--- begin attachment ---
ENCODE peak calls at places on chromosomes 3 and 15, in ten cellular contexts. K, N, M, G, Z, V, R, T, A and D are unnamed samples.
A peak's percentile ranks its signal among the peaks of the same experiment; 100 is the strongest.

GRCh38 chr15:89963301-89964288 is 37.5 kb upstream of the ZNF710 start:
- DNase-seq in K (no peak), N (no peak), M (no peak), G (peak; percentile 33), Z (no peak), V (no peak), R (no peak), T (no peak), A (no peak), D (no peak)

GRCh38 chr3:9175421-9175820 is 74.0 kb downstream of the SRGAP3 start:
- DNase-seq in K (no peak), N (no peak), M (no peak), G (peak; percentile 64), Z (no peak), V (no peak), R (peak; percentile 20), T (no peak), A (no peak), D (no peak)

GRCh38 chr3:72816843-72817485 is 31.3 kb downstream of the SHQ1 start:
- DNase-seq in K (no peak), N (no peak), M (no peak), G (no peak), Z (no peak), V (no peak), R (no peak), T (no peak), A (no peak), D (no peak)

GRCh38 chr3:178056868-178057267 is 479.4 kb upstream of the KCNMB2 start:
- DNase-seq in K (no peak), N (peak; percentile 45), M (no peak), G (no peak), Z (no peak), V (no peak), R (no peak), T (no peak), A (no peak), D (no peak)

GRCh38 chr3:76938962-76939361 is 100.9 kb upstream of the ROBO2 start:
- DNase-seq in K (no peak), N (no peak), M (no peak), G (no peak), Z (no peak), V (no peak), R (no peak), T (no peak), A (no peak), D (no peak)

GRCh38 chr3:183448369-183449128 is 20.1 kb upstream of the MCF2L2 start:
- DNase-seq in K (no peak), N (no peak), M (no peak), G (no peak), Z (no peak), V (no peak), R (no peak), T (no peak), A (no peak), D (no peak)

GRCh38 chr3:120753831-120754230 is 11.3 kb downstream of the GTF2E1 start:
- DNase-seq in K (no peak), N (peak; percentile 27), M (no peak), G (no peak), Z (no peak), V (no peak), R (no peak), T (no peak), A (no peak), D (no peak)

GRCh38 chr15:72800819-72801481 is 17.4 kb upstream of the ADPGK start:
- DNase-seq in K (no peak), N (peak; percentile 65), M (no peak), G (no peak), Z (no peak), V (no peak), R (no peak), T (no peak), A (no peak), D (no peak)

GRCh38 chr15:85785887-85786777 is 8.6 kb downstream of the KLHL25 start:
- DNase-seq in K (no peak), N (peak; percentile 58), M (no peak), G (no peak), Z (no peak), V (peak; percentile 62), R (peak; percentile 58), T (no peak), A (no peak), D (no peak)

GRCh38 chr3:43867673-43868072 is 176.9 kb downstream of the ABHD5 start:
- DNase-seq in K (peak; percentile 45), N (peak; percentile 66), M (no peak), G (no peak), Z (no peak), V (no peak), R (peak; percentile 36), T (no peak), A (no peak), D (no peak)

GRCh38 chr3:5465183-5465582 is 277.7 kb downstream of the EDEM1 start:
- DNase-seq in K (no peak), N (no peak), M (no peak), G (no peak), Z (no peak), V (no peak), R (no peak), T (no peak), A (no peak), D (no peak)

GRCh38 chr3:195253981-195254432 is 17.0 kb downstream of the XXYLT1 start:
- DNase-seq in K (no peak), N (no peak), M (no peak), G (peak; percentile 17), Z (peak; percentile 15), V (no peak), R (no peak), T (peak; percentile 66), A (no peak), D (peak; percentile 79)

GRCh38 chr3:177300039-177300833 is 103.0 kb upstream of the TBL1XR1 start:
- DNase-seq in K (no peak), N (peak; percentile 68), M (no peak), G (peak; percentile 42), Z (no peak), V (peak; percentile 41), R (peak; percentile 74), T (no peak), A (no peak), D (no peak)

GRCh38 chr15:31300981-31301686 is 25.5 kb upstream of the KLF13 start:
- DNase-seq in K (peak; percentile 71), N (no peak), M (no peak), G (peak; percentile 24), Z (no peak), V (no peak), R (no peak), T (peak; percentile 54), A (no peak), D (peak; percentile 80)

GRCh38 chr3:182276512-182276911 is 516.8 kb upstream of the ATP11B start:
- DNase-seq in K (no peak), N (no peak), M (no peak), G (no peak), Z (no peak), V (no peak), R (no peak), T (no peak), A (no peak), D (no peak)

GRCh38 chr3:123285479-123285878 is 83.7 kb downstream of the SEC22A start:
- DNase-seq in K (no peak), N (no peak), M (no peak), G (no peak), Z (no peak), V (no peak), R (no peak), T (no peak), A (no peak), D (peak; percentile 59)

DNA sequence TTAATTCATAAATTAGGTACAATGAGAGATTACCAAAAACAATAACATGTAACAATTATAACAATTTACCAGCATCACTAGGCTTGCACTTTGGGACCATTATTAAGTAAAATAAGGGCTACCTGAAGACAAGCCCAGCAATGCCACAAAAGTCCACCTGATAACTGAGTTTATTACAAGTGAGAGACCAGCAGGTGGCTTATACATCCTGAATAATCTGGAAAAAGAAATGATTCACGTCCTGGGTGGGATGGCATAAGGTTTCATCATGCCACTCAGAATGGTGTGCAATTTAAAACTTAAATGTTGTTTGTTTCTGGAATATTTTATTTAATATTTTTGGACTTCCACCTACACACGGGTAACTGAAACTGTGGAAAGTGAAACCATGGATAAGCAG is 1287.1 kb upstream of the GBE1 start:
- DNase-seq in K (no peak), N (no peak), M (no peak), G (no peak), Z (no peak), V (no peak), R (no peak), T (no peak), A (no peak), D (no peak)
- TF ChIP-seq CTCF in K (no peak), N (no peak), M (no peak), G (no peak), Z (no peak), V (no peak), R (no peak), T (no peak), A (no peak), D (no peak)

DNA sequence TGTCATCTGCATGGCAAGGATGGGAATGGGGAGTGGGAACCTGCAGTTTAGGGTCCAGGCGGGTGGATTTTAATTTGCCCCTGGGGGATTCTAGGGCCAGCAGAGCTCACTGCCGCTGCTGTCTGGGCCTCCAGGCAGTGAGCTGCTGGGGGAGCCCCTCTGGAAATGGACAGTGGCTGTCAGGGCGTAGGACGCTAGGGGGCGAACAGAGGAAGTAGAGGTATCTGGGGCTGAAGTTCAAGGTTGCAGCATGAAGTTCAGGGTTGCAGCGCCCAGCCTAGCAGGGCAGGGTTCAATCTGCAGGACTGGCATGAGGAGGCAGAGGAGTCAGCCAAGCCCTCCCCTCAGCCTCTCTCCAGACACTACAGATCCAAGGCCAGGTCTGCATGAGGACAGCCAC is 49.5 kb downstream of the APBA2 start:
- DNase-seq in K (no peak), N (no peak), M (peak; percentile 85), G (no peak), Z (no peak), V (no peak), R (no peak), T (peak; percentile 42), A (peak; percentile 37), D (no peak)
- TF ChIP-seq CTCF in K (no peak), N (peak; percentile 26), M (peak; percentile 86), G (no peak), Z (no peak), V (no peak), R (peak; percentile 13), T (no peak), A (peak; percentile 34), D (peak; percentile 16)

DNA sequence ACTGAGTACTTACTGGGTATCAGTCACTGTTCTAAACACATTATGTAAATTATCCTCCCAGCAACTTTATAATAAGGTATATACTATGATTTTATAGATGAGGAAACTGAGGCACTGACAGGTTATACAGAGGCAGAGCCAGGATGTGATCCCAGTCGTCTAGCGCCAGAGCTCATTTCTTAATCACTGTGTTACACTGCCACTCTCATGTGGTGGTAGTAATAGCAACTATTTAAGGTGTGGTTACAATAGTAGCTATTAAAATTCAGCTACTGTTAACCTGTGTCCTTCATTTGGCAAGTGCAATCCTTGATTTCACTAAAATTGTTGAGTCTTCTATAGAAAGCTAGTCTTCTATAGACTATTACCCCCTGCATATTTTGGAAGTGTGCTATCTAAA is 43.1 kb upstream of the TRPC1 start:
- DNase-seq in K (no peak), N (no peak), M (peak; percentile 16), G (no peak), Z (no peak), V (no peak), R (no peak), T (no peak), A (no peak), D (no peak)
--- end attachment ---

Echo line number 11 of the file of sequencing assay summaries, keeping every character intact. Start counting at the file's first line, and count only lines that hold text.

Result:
GRCh38 chr3:76938962-76939361 is 100.9 kb upstream of the ROBO2 start: